If you haven’t yet heard of Factor Bikes, best lock away your credit card before you read any further. This small British brand, born out of F1 technology, has three new bikes it wants you to know about, and they’re seriously impressive. So good in fact that ONE Pro Cycling has already ordered a complete fleet of the bikes for the 2016 season, which the team will be racing under a Pro Continental licence.
BikeRadar was invited out to ONE Pro’s training camp in Andalucia to see the new Factor One, so for those who want to know how it compares to the ‘old’ Vis Vires – head on down the page. But first some backstory: Factor Bikes was formed back in 2007 as a showcase for the engineering expertise of Norfolk-based motorsports company bf1 systems, and it quickly blew people away with the superbikes it produced.
First there came the 001, which incorporated advanced electronics, hydraulic brakes, integrated LEDs and an onboard battery system into a superbike carbon frame. This was refined and evolved into the limited edition One-77, developed in partnership with Aston Martin and costing a whopping £25,000 (about $37,500 / AU$52,000. But it wasn’t until the advent of the Vis Vires that we saw a production bike with wider market appeal. BikeRadar rode the Vis Vires back in 2013, and described it as a “production race bike with superbike credentials”, costing £10,000 (about $15,000 / AU$20,800).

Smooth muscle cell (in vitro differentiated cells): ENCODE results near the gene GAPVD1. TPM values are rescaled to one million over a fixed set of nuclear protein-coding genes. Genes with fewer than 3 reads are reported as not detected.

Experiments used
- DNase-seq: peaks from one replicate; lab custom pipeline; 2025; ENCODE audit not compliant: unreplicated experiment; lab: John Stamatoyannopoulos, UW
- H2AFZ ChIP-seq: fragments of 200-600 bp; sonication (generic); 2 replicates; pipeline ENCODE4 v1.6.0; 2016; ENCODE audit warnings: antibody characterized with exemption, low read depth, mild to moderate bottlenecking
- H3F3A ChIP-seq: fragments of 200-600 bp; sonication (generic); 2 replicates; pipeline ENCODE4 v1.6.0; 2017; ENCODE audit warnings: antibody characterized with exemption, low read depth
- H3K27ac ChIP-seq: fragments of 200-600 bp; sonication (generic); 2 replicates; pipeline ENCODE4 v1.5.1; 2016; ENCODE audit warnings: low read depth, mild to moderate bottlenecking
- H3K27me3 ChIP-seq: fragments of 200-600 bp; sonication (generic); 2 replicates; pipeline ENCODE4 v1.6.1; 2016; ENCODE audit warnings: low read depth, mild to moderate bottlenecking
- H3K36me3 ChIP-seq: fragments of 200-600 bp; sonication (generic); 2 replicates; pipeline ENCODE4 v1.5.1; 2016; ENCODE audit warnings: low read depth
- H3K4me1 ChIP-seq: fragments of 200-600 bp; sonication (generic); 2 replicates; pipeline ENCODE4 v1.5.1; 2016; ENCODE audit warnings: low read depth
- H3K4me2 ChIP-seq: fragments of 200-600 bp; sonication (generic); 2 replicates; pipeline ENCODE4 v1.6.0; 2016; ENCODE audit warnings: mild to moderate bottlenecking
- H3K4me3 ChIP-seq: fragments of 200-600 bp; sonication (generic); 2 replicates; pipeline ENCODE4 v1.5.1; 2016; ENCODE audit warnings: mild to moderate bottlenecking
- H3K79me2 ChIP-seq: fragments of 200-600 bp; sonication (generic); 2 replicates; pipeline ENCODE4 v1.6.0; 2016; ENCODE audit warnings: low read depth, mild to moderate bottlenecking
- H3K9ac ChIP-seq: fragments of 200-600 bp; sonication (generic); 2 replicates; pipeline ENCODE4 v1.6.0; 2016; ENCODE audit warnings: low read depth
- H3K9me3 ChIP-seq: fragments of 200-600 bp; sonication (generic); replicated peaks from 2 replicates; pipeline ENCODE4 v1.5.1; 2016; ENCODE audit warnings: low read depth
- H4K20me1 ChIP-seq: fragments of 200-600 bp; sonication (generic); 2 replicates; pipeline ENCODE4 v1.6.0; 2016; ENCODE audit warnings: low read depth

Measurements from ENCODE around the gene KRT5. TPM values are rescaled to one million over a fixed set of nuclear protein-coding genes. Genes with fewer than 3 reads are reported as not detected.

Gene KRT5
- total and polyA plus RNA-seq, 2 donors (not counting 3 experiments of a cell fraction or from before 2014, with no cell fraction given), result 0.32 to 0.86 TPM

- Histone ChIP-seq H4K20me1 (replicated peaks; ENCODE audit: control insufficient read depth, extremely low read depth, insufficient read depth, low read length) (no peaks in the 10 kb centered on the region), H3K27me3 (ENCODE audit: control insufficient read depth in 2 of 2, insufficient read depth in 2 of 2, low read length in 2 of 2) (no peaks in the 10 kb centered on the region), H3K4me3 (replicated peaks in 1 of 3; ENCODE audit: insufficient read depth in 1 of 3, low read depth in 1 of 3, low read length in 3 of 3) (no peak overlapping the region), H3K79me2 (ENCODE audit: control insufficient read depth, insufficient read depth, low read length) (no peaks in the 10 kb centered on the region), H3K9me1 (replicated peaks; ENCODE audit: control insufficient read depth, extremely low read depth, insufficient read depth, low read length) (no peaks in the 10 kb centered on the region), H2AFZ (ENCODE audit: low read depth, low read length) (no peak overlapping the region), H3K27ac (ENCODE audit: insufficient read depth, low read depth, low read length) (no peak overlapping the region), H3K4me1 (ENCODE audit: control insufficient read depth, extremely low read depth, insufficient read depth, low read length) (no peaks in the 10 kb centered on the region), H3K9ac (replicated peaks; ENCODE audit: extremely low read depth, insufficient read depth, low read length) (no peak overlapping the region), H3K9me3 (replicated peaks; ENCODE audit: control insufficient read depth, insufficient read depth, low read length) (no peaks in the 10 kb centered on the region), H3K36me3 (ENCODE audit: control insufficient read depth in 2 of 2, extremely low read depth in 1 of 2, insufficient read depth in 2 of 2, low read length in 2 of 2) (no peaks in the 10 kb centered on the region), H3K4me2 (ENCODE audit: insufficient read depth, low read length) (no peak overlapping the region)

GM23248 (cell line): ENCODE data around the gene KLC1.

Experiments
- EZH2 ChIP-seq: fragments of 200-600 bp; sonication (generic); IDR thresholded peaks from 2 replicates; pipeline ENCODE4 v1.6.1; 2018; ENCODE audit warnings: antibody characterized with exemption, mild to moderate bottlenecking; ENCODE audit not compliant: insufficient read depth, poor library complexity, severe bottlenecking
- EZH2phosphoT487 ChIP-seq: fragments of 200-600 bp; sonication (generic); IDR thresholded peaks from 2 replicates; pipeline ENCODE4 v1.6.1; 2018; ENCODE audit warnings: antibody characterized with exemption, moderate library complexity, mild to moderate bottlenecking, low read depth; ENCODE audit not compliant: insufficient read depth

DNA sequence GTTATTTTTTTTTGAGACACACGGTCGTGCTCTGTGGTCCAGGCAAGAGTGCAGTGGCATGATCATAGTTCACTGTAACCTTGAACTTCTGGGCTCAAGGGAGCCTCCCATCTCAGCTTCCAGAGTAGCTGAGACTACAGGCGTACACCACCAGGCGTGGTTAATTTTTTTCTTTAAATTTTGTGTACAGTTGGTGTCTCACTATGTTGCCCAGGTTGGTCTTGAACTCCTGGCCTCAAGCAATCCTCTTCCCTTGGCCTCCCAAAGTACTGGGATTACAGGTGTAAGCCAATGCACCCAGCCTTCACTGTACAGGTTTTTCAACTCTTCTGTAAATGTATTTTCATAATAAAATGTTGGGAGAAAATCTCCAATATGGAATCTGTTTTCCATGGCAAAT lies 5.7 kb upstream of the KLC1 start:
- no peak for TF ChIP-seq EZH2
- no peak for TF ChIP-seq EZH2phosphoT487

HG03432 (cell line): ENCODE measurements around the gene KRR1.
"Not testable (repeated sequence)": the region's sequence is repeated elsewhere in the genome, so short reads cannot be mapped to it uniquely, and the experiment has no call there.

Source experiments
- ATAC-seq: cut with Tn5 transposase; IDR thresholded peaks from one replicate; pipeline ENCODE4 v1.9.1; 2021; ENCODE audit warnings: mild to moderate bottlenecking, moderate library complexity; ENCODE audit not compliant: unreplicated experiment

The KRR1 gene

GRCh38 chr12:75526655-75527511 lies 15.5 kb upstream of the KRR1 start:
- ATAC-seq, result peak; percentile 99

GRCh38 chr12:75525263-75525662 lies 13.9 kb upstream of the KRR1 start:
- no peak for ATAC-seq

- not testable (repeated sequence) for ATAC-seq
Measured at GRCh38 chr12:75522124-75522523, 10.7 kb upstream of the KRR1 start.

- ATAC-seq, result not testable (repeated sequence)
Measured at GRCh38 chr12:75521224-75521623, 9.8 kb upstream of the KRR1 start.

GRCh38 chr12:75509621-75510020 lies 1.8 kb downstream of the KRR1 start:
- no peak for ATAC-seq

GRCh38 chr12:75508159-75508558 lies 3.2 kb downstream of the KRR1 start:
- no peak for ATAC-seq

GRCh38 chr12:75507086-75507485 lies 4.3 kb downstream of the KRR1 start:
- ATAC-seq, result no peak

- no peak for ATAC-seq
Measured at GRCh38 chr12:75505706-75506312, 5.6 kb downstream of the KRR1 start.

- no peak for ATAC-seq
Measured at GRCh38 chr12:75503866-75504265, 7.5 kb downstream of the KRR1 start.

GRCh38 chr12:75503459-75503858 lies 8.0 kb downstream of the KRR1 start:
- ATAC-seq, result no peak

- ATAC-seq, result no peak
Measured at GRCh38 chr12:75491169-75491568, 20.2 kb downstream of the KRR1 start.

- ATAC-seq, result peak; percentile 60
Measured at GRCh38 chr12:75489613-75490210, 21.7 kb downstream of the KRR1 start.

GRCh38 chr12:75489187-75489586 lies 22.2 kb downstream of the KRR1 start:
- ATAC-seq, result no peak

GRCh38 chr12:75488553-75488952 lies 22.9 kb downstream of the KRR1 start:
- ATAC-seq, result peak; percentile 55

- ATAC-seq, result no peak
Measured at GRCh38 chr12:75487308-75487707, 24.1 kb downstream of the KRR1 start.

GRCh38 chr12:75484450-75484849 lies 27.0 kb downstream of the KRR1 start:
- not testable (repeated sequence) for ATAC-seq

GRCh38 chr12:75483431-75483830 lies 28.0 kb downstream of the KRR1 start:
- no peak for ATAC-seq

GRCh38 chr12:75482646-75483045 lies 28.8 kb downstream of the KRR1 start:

Related: Factor Bikes Vis Vires first ride review
Trouble was, it wasn’t UCI-legal. The split down tube and chunky front end, which gave the incredible aero gains and stiffness that impressed us so much, meant it couldn’t be raced in anger. So Factor went back to the drawing board, this time with new owners at the helm. One of those owners is former pro cyclist Baden Cooke, winner of the Tour de France green jersey back in 2003, and the other is Rob Gitelis, an industry stalwart who owns a bike manufacturing plant out in Taiwan.
Together, the new owners have come up with three new models, with input from former pro cyclist David Millar, who’s been acting as a test pilot. The manufacturing facilities in Taiwan mean that Factor has been able to act very quickly on the feedback that Millar has given them, tweaking the designs until they were ready to be raced. And pass UCI scrutiny, which was important as ONE Pro Cycling wanted the bikes, and quickly.